"God sends meat and the devil sends cooks." - Thomas Deloney

  6. #6
    Quote Originally Posted by ThEoRy View Post
    I love the top down broiler at my job. It's like 1300 degrees. Gives you a perfect steakhouse char everytime. There's just a small adjustment period learning how to use it but after that you won't ever look back.
    Who is the manufacturer? Is the whole thing one temperature, or are there different zones? If you can turn down one side is it feasible to cook chicken in the cooler side? Is it harder for an inexperienced cook to cook a steak in an overhead broiler than a regular grill? I'm worried that some guys are going to overcook/undercook steaks because everything happens more quickly.

  7. #7
    Quote Originally Posted by JohnnyChance View Post
    Have you talked to them about it? Do you know any of the cooks there? Could you hang out for a bit and cook some steaks and chickens on it before dropping $10k+?

    Or keep the chicken grill and cast iron pan your steaks? What is your menu like?

    We are going through a similar thing at my job. We have issues with heat in our kitchen. The hoods are not powerful enough and there is not enough room to upgrade the hood's exhaust system. Our kitchen is also 1/3 the size its supposed to be for the size of our restaurant. The solution...make the line smaller to produce less heat! Makes sense, right? So we are trying to figure out what we can do with new equipment to make a functioning line.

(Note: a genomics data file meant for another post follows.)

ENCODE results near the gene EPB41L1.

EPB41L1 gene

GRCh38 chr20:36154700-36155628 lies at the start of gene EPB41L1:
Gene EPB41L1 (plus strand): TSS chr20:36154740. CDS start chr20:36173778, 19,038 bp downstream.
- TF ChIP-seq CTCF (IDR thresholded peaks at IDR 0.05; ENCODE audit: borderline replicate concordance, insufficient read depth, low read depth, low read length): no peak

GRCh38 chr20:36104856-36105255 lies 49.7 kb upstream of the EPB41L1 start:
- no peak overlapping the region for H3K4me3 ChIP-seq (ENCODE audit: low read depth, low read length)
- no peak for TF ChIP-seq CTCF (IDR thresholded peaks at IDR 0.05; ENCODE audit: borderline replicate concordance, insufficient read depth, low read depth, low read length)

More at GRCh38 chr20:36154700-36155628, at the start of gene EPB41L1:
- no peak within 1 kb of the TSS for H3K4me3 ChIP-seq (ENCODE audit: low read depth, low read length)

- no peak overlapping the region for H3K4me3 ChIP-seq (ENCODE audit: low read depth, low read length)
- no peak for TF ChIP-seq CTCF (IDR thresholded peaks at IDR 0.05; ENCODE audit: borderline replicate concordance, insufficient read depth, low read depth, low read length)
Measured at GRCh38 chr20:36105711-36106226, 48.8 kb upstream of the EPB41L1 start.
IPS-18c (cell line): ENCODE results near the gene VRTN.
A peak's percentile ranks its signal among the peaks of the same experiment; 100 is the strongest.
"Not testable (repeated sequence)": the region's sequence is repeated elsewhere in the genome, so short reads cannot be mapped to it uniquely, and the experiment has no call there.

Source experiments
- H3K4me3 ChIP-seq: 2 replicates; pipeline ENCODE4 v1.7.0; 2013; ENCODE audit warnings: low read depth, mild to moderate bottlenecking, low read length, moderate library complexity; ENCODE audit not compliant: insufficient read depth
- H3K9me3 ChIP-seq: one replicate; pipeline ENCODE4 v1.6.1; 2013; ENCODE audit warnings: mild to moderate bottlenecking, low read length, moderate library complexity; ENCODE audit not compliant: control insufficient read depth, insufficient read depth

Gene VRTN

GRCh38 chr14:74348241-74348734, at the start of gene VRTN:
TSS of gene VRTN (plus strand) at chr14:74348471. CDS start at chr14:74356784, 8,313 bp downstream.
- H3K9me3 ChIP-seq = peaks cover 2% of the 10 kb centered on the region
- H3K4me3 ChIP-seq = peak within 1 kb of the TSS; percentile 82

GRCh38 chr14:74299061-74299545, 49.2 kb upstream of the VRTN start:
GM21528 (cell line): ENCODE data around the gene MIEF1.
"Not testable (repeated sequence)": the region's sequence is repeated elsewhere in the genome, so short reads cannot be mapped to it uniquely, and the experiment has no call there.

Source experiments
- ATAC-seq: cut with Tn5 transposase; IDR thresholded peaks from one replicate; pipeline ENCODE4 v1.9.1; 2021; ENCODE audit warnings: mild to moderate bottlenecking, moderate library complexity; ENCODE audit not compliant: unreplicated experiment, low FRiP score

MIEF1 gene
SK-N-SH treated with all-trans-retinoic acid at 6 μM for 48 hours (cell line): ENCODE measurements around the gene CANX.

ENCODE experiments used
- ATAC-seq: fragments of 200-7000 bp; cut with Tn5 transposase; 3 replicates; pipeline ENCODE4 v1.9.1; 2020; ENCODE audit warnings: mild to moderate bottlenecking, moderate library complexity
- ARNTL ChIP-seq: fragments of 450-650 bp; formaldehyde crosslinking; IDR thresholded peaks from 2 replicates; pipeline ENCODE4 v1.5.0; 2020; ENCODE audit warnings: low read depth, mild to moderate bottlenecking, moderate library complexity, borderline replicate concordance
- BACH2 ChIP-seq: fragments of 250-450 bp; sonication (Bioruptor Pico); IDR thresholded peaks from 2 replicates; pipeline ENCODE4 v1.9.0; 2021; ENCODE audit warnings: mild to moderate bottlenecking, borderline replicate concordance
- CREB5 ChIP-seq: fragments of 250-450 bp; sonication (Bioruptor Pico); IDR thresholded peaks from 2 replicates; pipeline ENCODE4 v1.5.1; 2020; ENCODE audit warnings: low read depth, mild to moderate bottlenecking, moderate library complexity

I think Montague has a demo facility near San Diego - I'm trying to find out, but if they do have it I'll go down there and try it out.

    We are too busy to cook steaks in a pan. We need to be able to cook six or eight steaks at a time. Easily. We barely have enough burners as it is. I feel for you with the space thing. Our restaurant dining room expanded to double the size, and we got big walk-ins and more prep area, but the hot line is still the same size as it was when we served half the number of people. Although an overhead broiler is really hot, I think the kitchen will be much cooler than it would be with the same sized grill. We have a big steamer on the stove all the time that I'd like to replace with a steam oven like I had in Japan, which saves a lot of space, but all the old-timers keep complaining about every little change we make. If I get the broiler I bet they're going to hate it and probably burn steaks for a week just to piss me off.

  8. #8
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    double stacked top firing gas broilers with adjustable height and slide out grille is what you want.

  9. #9
    Senior Member Jmadams13's Avatar
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    I'd like to hear Saltys opinion on this...
    "This is grain, which any fool can eat, but for which the Lord intended a more divine means of consumption.. Beer!" -Robin Hood, Prince of Thieves, Friar Tuck